Thumbing through the new Eat This, Not That: Supermarket Survival Guide, I was stopped cold by this statistic: The average piece of chicken has 266 percent more fat than it did in 1971, while its protein content has dropped by a third. Accordingly, the book suggests that this is because chickens are raised cramped in cages, getting less exercise and being fed antibiotic-laced soy and corn instead of the grass available on the farm.
I had thought chicken was one of the better things to eat. Turns out it is a perfect complement to the coach potato culture I inhabit. We sit too much, eat too much and obsess too much about how obese we are becoming.
Who knew part of our problem is hidden in the supposed healthier alternatives for our diets? But a further review of Eat This, Not That reveals that our bodies are starving for vital nutrients and vitamins hard to discover in the maze of attractive packaging and misleading slogans surrounding most of our food choices.
We eat more and more to satisfy a hunger making us heavier and heavier. It is a vicious cycle, and it is probably making us all very sick.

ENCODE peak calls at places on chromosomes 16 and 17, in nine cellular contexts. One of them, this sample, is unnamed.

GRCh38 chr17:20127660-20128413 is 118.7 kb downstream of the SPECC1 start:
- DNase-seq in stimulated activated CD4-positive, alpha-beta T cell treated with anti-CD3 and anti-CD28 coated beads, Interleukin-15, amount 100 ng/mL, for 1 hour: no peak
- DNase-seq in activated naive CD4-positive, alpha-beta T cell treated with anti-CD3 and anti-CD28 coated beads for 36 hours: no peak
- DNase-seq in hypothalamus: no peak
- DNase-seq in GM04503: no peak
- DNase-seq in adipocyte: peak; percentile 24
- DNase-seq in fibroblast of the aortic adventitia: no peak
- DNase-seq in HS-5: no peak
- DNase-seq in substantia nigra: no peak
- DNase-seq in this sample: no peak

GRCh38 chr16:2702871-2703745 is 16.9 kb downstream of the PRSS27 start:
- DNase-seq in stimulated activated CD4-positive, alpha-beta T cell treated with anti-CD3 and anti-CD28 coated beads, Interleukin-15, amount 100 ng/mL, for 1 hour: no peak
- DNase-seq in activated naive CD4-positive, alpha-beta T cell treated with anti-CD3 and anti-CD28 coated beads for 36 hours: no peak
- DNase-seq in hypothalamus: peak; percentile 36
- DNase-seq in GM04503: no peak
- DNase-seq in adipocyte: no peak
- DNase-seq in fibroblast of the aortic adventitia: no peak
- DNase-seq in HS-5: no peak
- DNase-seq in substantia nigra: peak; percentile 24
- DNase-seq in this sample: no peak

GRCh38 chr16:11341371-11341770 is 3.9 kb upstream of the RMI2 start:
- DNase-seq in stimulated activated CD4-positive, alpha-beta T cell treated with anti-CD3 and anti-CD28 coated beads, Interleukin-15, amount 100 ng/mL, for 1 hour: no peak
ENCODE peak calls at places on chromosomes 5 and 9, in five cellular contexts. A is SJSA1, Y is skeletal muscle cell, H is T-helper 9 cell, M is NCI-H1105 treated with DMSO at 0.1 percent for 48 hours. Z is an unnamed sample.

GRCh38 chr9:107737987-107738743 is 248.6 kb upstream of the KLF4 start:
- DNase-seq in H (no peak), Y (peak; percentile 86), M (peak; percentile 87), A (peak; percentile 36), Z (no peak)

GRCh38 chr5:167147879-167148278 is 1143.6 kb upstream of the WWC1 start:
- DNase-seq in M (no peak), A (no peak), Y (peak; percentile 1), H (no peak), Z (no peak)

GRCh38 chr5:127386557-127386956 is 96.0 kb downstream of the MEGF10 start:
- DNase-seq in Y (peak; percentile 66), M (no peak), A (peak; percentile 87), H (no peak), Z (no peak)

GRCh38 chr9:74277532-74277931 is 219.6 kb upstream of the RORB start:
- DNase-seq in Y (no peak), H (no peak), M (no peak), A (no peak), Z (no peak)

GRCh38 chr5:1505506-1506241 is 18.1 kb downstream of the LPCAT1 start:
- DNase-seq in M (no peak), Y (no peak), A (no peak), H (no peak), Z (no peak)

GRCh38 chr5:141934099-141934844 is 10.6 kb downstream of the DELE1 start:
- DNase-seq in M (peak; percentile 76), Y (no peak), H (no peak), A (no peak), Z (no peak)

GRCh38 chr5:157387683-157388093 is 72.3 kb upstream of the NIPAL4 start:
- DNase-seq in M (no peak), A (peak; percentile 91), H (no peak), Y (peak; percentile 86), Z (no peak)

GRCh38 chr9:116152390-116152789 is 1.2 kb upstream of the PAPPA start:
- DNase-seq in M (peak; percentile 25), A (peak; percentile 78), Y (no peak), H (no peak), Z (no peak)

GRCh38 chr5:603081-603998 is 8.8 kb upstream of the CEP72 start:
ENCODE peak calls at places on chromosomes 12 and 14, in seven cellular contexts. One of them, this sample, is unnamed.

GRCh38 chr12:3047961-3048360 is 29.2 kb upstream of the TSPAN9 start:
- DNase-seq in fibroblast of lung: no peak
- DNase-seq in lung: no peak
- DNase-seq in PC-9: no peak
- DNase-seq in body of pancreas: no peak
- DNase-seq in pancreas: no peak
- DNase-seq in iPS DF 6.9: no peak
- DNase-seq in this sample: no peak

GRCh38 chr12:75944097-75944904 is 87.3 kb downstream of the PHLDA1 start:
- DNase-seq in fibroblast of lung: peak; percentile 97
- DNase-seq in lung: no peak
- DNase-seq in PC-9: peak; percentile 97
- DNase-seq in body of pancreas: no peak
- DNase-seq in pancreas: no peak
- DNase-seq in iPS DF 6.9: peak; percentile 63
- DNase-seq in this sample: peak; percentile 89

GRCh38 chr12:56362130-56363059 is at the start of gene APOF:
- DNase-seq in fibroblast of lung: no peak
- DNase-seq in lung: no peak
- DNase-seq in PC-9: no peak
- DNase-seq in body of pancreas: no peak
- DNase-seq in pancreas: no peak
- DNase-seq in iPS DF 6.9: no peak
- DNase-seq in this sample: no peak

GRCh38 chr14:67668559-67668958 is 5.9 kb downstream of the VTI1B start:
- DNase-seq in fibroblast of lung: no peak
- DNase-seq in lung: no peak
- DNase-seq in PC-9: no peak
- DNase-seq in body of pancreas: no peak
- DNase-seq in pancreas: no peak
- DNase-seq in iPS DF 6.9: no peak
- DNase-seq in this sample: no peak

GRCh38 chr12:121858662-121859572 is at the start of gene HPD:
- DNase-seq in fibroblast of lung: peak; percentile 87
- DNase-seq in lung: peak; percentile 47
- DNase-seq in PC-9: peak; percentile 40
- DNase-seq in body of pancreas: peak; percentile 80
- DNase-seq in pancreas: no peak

At a deeper level, it is also a frightening metaphor of a society starving on plenty. We Americans possess more stuff and take more anti-depressants than any other country on earth. We have the most individuals who are billionaires and the largest number of children and elderly people living in poverty. While per capita we have the most homeless, we also boast 70 percent who live in homes with five or more rooms.
The paradox is staggering. Our homes are spacious, but may be empty of peace and love. Our days are jammed with activities that produce little joy. We have more clothes than we could ever wear (if they all fit), but struggle to clothe ourselves with mercy and kindness.
Living in this great land of opportunity might make the temptations more attractive, but it also provides great possibilities for incredible transformations. We can make healthier choices for our lives, more loving choices for our communities and more caring and serving choices for our neighbors.
But first we have to grow out of our infantile addictions and remember the wisdom of things like eating our vegetables ”or better yet, being committed to our faith traditions, seeking to do the right thing and nurturing a soul more than sculpting a perfect body.
Anybody who doesn’t is just plain ol’ chicken.
Mark Johnson is senior minister at Central Baptist Church in Lexington, Ky
Mark Johnson is senior pastor of Central Baptist Church in Lexington, Kentucky.